If I were to speculate on why this general balance of power has been maintained for over 200 years I would suggest that our citizens, like the Founding Generation, are suspicious of government power. The desire to just be left alone and unfettered by intrusive government remains a dominant character trait among our citizens—even those recently arrived in our country seem to acquire this instinct. Interestingly, this distrust of government has been coupled with an abiding commitment to the rule of law—the idea that everyone, however high or low born, is entitled to be treated the same under law—is deeply rooted in our American political culture.
So, even with such an evanescent concept as a “republican form of government,” and the tendency of government power to aggregate and corrupt, we in the United States, have managed, in Dr. Ben Franklin’s admonition, to “keep it” for more than 200 years. That is the challenge of every people who aspire to live free.
Shawn D. Lewis, The Detroit News
Beverly Hills – — Michigan’s highest-ranking African-American official delivered a message of determination and dignity Thursday at Detroit Country Day School, telling a crowd of fathers and sons how his father quietly battled discrimination to become a physician in Detroit.
Robert Young Jr., named alumnus of the year in 1999, was invited to return to the school for its 26th annual Father-Son Breakfast as part of its centennial celebration.
Nearly 300 dads and sons, dining on pancakes and sausage, listened to the Harvard-educated jurist reminisce about his days as a student and being the father of two grown children, as well as relating the tremendous odds his father overcame.
“My father was the quiet one in the family,” Young said. “But when he did say something, it was impactful.”
Young said his father, who died seven years ago, was one of the first African-American physicians to build his own clinic in Detroit, but wasn’t able to finance it because of discriminatory practices. “A Jewish friend bought the building and then my father had to buy it from him,” he said.
The chief justice recounted examples of the Jim Crow environment his father was subjected to while living in South Carolina in the 1920s.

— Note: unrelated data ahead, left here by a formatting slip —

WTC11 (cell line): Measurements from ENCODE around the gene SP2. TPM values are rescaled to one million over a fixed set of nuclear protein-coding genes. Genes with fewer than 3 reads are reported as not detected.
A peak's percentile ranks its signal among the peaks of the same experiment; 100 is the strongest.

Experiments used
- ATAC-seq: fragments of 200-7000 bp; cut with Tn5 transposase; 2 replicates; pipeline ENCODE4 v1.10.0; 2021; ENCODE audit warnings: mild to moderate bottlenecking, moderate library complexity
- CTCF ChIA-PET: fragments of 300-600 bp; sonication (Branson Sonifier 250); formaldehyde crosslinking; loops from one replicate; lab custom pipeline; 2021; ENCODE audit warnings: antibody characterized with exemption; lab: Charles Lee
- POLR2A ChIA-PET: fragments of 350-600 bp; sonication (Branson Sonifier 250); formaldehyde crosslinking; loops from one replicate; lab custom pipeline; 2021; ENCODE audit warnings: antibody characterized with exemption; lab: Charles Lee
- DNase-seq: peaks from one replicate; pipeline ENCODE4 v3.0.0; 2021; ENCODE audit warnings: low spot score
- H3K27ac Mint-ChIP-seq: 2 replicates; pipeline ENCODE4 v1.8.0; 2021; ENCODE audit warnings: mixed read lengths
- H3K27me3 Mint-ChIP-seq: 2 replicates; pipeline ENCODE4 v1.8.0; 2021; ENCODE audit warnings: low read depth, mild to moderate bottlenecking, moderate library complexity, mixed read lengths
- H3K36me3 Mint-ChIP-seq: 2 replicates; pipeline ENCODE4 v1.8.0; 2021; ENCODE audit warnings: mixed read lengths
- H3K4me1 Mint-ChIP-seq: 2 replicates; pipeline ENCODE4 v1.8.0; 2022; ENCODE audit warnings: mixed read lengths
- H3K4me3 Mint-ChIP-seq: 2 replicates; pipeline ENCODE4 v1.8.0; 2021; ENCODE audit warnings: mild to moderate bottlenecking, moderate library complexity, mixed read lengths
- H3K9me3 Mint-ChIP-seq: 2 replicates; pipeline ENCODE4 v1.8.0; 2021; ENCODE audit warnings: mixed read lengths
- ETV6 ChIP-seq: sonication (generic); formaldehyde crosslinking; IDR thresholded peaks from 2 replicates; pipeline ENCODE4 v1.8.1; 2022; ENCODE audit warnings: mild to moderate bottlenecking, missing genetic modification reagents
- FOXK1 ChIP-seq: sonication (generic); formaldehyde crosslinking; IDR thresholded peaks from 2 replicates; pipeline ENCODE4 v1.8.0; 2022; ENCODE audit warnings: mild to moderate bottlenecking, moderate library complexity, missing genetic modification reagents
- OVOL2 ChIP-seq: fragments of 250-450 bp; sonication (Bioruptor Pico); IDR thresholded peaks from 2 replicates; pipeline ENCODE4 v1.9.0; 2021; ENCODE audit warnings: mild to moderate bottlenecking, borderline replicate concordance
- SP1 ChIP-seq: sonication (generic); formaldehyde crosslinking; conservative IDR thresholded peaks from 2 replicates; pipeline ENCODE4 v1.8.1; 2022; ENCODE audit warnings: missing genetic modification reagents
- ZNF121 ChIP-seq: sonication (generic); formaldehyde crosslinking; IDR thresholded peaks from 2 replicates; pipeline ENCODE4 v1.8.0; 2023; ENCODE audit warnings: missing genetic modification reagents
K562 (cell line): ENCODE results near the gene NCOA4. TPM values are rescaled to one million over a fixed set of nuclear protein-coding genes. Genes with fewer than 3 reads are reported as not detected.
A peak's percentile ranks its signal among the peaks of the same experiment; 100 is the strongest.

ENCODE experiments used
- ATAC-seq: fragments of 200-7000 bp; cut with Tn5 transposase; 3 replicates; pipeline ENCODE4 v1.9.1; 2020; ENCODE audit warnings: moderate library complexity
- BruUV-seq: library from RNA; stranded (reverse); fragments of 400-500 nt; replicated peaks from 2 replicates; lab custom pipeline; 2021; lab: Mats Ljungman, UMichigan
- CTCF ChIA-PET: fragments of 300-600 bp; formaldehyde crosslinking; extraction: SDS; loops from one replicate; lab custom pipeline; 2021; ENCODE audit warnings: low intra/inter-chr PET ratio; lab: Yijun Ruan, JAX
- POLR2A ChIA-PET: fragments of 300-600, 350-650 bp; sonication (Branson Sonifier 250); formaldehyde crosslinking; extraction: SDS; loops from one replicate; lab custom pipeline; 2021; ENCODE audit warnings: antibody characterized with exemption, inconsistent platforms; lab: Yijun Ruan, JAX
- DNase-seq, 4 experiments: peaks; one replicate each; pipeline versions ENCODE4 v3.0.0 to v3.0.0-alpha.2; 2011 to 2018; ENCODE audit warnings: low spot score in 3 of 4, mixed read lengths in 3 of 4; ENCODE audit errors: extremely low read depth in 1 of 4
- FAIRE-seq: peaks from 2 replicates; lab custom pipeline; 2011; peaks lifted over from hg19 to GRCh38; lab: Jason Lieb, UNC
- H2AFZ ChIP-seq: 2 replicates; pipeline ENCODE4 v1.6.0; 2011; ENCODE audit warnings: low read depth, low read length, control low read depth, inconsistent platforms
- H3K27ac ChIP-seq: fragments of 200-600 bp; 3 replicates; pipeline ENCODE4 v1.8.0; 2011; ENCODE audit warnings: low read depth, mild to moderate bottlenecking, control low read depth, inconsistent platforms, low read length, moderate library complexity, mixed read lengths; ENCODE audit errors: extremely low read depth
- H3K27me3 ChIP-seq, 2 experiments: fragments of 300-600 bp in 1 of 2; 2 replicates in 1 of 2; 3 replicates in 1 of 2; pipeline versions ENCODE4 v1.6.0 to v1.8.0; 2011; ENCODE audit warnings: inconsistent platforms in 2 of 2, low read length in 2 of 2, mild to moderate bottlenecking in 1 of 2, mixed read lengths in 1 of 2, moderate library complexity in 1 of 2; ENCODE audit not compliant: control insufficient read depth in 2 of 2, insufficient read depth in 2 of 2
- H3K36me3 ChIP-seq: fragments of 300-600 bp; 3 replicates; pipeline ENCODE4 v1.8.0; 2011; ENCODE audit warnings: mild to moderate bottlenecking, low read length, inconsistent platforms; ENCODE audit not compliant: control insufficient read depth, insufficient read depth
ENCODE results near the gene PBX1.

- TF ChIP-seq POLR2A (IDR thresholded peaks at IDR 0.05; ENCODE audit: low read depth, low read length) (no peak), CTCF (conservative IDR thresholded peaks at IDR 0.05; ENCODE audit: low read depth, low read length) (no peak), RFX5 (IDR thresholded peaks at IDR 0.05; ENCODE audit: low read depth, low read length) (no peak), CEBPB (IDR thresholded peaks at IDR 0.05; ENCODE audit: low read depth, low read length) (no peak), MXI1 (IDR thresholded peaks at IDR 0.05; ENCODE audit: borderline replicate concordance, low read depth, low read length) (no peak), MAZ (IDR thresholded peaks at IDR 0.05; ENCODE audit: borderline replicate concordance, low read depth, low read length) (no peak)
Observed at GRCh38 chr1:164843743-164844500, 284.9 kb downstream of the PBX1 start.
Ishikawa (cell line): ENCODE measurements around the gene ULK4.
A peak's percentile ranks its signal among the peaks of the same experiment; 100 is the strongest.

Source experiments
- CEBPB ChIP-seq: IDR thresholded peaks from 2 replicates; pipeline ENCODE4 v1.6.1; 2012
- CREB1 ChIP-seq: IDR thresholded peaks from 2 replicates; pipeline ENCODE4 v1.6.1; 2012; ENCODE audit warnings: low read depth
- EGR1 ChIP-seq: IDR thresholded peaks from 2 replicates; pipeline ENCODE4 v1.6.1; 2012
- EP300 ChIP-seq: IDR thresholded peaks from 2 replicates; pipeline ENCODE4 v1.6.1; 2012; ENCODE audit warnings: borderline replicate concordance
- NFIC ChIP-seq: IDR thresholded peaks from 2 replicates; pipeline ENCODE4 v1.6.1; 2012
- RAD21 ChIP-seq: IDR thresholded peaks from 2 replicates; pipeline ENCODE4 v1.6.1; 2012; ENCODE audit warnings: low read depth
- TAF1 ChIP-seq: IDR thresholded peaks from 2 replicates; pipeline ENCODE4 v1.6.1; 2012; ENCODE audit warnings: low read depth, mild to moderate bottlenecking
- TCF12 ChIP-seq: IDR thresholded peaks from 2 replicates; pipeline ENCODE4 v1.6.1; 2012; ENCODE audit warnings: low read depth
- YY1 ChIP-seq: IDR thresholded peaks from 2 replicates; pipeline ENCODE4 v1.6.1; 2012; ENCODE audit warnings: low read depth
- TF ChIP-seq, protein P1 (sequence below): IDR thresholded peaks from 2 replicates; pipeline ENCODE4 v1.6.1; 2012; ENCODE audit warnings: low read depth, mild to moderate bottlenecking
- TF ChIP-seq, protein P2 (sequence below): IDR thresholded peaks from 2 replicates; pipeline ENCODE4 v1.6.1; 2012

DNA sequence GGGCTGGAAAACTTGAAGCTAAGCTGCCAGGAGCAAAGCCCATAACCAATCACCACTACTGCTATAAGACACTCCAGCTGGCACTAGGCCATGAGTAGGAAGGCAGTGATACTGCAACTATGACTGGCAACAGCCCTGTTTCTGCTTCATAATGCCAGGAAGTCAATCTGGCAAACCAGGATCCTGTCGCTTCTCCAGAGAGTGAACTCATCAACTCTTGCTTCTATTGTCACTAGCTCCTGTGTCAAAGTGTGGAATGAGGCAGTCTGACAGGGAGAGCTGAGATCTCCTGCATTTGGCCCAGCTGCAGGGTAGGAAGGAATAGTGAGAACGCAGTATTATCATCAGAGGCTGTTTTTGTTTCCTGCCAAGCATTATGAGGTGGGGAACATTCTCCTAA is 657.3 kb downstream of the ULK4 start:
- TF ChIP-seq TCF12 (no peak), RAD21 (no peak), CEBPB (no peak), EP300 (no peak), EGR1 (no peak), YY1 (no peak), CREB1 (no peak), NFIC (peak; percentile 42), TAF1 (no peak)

“Once, as a child, my father had exhausted the books in the library for blacks, wandered into a white library and was physically thrown out,” Young said. “He had no prospects, but decided at an early age to become a physician, which was an amazing leap of faith, being part of a community that sees you as absolutely worthless.”
The chief justice’s stories resonated with John Moray and his son, Jared Pazner, 15, a freshman from Franklin.
“His perspective was very interesting,” said Moray. “When he went down South with his dad when he was a child, and saw the separate things for blacks and whites — we didn’t see things like that here as kids.”
Jared said what stayed with him was the respect Young demonstrated for his father.
“He has a very high regard for his dad and I think that’s really cool,” he said.
Ninth-grader Christopher Gilmer-Hill, 14, said he thought the chief justice’s remarks were interesting. He attended the breakfast with his father, Carl Gilmer-Hill of Beverly Hills.
“I learned a lot about what it was like for his father when he was growing up,” Christopher said.
Young said he graduated from Detroit Country Day School 45 years ago, when it was an all-boys school.
The school’s centennial anniversary officially launched on the first day of classes Sept. 1. Events still to come will be a centennial gala March 21 at the Henry Ford Museum, a weeklong “celebrate the arts” event this spring, and Community Service Month in April.
Headmaster Glen Shilling said the school is proud to count Young among its “distinguished alumni.”
“Chief Justice Young exemplifies the philosophy of Detroit Country Day School through his impressive scholarship and leadership qualities, drive to achieve and longstanding commitment to community,” he said.
Just in time for the holidays, kids are getting the chance of a lifetime: to be adopted. Four Michigan foster children were adopted throughout the state Tuesday.
The chief justice of the Michigan Supreme Court is joining other judges in approving adoptions as part the state’s annual adoption day.
33 counties have scheduled adoption day events, many of them on Tuesday. Chief Justice Robert Young Jr. is finalizing some adoptions at the Supreme Court in Lansing, along with judges from Marquette and Saginaw.
Young hopes the public will be inspired to consider adoption or at least understand the needs of children who remain in foster care. More than 2,500 kids in foster care were adopted in the fiscal year that ended Sept. 30. Another 3,000 are hoping to be adopted.